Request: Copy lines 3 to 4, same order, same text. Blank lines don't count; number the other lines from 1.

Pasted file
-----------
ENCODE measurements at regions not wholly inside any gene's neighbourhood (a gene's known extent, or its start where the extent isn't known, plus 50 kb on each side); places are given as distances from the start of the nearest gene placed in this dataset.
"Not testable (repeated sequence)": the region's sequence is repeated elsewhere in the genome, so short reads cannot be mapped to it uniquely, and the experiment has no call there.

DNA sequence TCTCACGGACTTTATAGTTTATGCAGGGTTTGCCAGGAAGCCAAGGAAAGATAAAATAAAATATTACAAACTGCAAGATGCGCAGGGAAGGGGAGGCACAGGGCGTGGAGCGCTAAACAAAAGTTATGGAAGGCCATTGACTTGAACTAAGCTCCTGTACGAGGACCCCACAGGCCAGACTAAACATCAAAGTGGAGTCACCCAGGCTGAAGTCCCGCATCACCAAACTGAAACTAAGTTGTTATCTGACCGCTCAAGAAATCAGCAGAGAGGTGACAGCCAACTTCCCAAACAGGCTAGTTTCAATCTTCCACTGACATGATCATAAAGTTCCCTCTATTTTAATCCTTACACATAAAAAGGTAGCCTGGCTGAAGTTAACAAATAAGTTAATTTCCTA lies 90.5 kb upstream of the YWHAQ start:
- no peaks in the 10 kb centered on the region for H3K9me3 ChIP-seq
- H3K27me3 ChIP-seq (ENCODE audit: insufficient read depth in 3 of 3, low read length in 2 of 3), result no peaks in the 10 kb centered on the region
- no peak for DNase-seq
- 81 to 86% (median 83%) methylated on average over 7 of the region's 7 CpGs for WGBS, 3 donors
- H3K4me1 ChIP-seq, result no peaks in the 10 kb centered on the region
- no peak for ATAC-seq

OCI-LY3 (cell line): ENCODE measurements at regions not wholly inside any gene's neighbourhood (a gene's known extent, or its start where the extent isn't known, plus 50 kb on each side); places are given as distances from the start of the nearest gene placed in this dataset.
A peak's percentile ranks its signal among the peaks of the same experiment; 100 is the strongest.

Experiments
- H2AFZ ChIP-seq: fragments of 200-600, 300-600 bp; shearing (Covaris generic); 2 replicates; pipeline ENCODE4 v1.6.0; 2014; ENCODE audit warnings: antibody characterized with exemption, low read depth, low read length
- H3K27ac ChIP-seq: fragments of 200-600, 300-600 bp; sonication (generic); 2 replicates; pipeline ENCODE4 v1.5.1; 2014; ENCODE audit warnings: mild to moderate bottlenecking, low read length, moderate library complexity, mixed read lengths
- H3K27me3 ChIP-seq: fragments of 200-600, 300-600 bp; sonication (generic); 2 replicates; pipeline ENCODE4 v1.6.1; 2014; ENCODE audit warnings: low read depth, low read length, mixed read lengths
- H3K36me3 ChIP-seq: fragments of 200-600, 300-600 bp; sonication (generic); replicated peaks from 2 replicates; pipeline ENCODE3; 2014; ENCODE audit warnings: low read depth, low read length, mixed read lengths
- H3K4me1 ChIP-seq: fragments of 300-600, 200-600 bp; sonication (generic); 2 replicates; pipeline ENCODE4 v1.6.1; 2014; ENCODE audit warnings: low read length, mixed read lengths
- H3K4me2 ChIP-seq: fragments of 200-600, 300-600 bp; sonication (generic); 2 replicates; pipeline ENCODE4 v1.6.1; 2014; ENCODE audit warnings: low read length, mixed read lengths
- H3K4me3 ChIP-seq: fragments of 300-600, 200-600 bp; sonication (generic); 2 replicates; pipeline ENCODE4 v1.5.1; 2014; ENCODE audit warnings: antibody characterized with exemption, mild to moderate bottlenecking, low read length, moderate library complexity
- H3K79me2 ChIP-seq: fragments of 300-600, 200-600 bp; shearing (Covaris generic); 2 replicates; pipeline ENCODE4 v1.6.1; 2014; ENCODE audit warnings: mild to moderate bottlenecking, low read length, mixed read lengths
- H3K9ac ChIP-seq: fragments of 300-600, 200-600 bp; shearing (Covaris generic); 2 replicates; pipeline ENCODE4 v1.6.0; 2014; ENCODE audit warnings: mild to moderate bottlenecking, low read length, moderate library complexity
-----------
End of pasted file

DNA sequence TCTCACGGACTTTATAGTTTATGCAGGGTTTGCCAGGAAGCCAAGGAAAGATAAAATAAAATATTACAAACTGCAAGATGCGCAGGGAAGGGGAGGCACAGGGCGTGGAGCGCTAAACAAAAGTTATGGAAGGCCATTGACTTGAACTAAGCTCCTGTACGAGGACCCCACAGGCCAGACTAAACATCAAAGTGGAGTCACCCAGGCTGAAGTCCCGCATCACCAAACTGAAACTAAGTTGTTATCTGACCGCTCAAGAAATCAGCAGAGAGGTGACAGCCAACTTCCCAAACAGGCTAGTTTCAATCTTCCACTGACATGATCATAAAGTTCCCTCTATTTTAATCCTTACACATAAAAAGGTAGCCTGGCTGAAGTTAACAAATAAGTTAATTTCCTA lies 90.5 kb upstream of the YWHAQ start:
- no peaks in the 10 kb centered on the region for H3K9me3 ChIP-seq